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Slime Molds

Slime molds are microscopic organisms. As slime molds are eukaryotic organisms, they have their genetic material contained within a membrane inside the cell. Once thought to be fungi, slime molds are now recognized to be very different from fungi. Indeed, slime molds are now classified as one of the five main divisions of life (the other four are fungi, bacteria, plants, and animals).

There are three main groups of slime molds. The first group is known as the plasmodial slime molds, or Myxomycetes. The slime molds can exist as cells that appear similar to amoeba, and which are able to move to find food. A common habitat for these cells is underneath rotting logs and damp leaves, where the cellulose that the cells use for food is abundant. These cells can move to an environment that is drier and has more light, where they then fuse together to form an enormous single cell that contains thousands of nuclei. This form, called a pseudoplasmodium, can ooze about seeking a region of acceptable warmth and brightness. Then, the aggregate settles to form a plasmodium. A plasmodium can be several inches in diameter and is often vividly colored.

Scientists use plasmodia to study a phenomenon called cell streaming, where the contents of a cell move about. The large size of a plasmodium and the fact that cell streaming is readily visible using a low-power magnification light microscope, makes this slime mold a good choice for a model system. Another plasmodial slime mold, Physarum polycephalum, moves in response to various stimuli including ultraviolet and blue light. The proteins actin and myosin are involved in this movement. Actin and myosin also control the movement of muscles in higher organisms, including humans.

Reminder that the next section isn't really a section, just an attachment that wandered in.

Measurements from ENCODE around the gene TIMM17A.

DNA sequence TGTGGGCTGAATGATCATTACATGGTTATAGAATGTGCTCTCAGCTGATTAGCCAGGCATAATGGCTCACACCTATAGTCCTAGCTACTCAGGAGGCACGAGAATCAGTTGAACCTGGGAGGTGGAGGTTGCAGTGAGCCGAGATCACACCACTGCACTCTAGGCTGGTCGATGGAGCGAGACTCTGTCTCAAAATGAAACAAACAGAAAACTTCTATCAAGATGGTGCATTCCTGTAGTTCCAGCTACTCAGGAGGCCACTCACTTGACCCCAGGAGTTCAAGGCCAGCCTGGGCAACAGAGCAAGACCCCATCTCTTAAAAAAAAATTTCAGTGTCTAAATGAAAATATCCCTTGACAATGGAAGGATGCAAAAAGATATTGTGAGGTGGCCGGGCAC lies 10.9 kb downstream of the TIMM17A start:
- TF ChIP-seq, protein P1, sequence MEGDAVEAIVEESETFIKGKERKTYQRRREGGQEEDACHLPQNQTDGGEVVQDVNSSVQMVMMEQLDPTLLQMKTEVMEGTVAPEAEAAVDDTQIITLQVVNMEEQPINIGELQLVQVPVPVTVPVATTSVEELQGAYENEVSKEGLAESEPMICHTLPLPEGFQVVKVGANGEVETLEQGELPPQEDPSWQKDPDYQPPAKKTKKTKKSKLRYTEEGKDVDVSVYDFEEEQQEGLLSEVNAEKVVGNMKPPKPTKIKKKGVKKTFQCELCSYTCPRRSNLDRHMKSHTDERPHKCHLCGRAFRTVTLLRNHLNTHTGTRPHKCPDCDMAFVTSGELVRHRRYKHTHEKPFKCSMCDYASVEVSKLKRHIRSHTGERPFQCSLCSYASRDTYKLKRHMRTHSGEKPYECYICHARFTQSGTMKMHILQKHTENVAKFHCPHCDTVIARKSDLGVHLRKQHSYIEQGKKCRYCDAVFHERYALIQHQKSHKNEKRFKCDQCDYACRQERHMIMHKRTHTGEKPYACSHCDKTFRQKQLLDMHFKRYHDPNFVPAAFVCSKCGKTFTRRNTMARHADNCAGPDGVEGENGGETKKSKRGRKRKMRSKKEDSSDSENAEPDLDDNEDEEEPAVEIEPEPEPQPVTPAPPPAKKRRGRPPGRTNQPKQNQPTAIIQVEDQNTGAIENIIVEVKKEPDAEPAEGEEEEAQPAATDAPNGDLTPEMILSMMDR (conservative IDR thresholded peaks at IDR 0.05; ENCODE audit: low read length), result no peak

The second group of slime molds are known as the cellular slime molds. These are typically single-celled. In response to a chemical signal, however, the cells can aggregate to form a great swarm of cells. This aggregation is of intense interest to scientists who study the physical and genetic development of cells.

The final group of slime molds are called the protostelids.

All three types of slime molds are capable of forming a structure called a sporangium. This structure is formed when conditions are unfavorable for the growth or survival of the slime mold. A sporangium is a cluster of spores on a stalk. Each spore is a bundle of genetic information. Dispersal of the spores by air currents can lead to the formation of new slime molds when the spores land and germinate.

Besides their complex life cycle and scientific interest as model system for study, slime molds have been noteworthy for other reasons. After a particularly wet spring in Texas in 1973, several residents of a Dallas suburb reported a large, moving, slimy mass, which they termed "the Blob." Reporters in the local press speculated that the Blob was a mutant bacterium. Fears of an alien invasion also were raised. Ultimately, however, a local mycologist soberly identified the growth as Fuligo septica, a species of plasmodial slime mold.

Additionally, researchers were later able to formulate mathematical equations that explained the single cell to aggregate process of cellular slime molds. The slight modification of these equations formed the basis of the programs that are now used to control some of the behaviors of the figures in video games.



Alexopoulos, C.J, C.W. Mims, and M. Blackwell. Introductory Mycology. 4th ed. New York: John Wiley, 1996.


Conover, A. "Hunting Slime Molds: They're Not Animals and They're Not Plants, and Biologists Want to Know a Lot More About Them." Smithsonian March 2001: 26–30.

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Science EncyclopediaScience & Philosophy: Semiotics to Smelting